Hanukkah is almost here, bringing with it blue and white store displays with towers of candles, menorahs, dreidels, candies and cookies, and boxed potato pancakes.
Latkes are traditional Hanukkah food (the oil they are fried in represents the lamp oil that miraculously lasted for eight days). My Jewish mother, who always had a “Hanukkah corner” amidst all the Christmas decorations, relied on the packaged variety (Manischewitz, anyone?). l loved these as a kid, but they lack the flavor and texture of freshly shredded potatoes mixed with onions and fried until crispy and delicious.
Oddly enough, it was my German-Catholic paternal grandmother who taught me to make latkes, frying them up in heaping tablespoonfuls of Crisco (yikes!). She also added breadcrumbs, which I have omitted, but the remaining method is the same: shred potatoes, mix with diced onion and eggs, season with salt and pepper, and fry ’em up.
While Mom is Jewish (Dad’s not), she is not kosher or particularly religious, and has been known to enjoy all sorts of pork products. Whenever we had latkes growing up, we usually served them with pork chops, so this is what I did tonight. And, since I had some lovely lard (the unhydrogenated kind) from a local butcher, I decided to fry up my latkes using the rendered pig fat…and it was amazing! I even fried a batch in coconut oil to compare the two and the lard was the clear winner. If you can’t find a good source of unhydrogenated lard, I would recommend refined coconut oil (not virgin) so that you don’t have coconutty-tasting latkes.
Now, I know that potatoes aren’t Paleo, and they aren’t particularly nutrient-dense, so I don’t make them often. But these latkes are a comfort food and one that is near to my heart both in taste (the German in me loves those potatoes!) and in sentiment (they connect me to Granny as well as to my Jewish heritage).
These latkes are very basic, but there are many ways to up the nutrition and/or change up the flavor and texture. Try some of these variations:
- Use sweet potatoes instead of russet potatoes, or a mixture of the two.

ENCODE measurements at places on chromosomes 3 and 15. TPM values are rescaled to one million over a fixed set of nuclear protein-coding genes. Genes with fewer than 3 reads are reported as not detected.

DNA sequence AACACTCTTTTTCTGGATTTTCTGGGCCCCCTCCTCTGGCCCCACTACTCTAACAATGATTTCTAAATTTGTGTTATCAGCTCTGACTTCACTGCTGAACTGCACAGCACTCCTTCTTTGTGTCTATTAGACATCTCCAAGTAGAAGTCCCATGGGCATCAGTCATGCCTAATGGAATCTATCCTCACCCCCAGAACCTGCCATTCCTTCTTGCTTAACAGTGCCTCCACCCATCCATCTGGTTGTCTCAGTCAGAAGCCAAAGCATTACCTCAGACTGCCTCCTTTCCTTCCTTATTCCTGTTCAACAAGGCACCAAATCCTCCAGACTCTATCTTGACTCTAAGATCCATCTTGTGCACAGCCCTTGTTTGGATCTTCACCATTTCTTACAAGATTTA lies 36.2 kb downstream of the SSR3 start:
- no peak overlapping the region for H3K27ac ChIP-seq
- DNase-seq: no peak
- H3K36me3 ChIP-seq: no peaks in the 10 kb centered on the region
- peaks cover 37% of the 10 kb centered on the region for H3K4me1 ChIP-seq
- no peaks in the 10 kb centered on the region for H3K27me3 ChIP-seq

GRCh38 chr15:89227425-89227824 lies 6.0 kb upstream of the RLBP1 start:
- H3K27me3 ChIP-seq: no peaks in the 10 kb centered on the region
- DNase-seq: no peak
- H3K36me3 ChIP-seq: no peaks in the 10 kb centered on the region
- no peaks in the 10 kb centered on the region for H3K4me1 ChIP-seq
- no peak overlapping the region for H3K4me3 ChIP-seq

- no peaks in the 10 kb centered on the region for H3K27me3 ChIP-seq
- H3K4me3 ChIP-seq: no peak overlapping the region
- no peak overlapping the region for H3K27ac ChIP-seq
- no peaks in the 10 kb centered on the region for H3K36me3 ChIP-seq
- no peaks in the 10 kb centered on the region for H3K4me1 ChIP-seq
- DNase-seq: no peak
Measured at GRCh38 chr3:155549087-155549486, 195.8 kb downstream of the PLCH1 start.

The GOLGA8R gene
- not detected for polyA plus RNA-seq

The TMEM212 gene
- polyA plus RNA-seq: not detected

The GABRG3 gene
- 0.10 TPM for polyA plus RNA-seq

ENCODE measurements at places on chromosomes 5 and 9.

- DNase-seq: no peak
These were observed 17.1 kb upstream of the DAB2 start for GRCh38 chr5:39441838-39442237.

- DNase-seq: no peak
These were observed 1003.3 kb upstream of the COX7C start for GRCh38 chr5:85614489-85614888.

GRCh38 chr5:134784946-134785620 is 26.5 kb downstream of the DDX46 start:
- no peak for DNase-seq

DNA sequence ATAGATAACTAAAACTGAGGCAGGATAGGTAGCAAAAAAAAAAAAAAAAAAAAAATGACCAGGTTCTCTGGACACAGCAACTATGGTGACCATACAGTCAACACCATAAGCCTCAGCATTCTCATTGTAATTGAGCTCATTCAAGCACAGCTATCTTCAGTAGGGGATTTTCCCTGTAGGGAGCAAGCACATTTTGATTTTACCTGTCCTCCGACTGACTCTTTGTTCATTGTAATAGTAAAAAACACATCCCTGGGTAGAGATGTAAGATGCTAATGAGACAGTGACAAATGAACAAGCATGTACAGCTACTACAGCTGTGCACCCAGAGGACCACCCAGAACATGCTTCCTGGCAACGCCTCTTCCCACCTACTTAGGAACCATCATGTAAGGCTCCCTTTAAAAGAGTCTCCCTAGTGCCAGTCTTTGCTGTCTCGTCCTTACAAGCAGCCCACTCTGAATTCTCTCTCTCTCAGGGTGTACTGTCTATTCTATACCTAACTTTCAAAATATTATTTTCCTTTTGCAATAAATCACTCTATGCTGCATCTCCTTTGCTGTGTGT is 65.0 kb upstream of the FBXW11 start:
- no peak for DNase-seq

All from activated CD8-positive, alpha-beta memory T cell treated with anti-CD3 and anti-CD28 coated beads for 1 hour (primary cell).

- Use shredded
- Replace a cup or more of the russet potatoes with shredded carrots, shredded zucchini (drain this well), or other root vegetables.
- Add a bit of almond flour or coconut flour to thicken the batter.
- Use different spices for different flavor profiles.
- 4-6 medium organic russet potatoes, peeled and shredded (about 5 cups)
- 1 medium yellow onion, diced small (about a cup)
- 3-4 free-range or pastured eggs
- sea salt and pepper, to taste
- cooking fat of choice (I used unhydrogenated lard)
- Using a food processor or by hand, dice the onions; remove from food processor bowl.
- Peel the potatoes and then shred them in the food processor using the shredding blade. You can also shred them with a box grater.
- Place shredded potatoes in a large bowl of cold water for a few minutes (this helps to remove some of the starch and it keeps them from turning black).
- Drain the water from the potatoes, then place them in a cheesecloth or clean kitchen towel and squeeze out as much moisture as you can.
- Mix the potatoes with the onions in a large bowl.
- In a separate bowl, beat the eggs until they are scrambled well. Mix them into the potatoes and onions.
- Season the potato mixture with sea salt and pepper.
- Heat a cast iron skillet until hot. Add a large tablespoonful of lard or other cooking fat (enough to form a think layer on the bottom of the pan).
- At this point, I like to make a test latke so that I can check the seasoning. Adjust as needed.
- Form the latkes by placing heaping tablespoonfuls of the potato mixture in the hot pan. Cook 4-5 minutes per side, flipping once, until dark golden brown and cooked throughout.
- Drain on a paper towel-lined plate.
- Serve with unsweetened applesauce (preferably organic). Enjoy!